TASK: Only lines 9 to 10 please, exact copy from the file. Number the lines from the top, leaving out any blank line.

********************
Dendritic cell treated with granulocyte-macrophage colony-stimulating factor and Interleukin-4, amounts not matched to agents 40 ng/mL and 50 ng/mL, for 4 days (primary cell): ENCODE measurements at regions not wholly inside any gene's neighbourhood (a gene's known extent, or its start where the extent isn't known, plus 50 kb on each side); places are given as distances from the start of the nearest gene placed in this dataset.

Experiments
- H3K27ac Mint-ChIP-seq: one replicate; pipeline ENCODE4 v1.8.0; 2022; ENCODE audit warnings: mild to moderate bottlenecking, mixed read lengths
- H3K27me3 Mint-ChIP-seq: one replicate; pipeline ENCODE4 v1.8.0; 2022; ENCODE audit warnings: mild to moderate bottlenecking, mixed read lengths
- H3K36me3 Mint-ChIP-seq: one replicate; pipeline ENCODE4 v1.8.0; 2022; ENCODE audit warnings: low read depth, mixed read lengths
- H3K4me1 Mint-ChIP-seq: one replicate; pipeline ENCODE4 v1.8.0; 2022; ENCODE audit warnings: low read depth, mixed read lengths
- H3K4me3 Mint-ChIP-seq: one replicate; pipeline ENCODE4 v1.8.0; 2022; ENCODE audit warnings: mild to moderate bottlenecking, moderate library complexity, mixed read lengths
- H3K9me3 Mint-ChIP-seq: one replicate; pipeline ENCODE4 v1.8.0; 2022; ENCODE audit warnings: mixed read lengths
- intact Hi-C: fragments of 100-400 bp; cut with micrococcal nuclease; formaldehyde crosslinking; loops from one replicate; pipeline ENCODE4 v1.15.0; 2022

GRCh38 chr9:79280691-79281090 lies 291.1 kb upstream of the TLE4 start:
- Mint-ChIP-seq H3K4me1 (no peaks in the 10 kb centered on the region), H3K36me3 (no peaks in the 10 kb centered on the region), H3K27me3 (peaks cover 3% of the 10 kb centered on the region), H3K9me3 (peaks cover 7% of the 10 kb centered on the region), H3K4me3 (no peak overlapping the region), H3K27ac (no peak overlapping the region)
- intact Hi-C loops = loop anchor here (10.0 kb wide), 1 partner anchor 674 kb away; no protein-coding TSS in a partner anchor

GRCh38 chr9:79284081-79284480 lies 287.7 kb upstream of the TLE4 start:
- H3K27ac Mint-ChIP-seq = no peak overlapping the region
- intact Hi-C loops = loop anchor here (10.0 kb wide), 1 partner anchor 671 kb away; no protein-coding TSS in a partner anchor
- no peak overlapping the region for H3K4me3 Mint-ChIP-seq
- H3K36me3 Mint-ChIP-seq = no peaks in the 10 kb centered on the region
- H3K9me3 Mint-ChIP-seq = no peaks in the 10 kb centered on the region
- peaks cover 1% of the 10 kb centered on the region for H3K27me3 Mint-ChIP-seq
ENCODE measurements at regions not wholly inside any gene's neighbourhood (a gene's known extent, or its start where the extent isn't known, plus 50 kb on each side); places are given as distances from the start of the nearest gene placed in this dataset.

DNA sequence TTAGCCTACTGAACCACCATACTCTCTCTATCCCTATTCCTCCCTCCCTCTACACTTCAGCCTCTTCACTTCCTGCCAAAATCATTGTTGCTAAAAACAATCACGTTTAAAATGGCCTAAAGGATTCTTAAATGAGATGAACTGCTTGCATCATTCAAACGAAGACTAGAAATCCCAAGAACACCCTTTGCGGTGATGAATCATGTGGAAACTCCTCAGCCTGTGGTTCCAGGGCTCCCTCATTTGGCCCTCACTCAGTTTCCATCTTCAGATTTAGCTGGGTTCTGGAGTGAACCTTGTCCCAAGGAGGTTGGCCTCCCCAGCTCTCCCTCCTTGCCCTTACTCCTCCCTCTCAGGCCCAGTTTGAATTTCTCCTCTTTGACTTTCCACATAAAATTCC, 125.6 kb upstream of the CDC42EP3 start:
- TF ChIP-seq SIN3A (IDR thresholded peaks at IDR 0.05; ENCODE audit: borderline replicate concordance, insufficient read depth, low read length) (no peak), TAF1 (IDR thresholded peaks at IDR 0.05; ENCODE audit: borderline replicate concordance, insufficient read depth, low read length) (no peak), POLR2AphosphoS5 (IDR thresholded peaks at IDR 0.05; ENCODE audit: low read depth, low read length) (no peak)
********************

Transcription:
- intact Hi-C: fragments of 100-400 bp; cut with micrococcal nuclease; formaldehyde crosslinking; loops from one replicate; pipeline ENCODE4 v1.15.0; 2022

GRCh38 chr9:79280691-79281090 lies 291.1 kb upstream of the TLE4 start: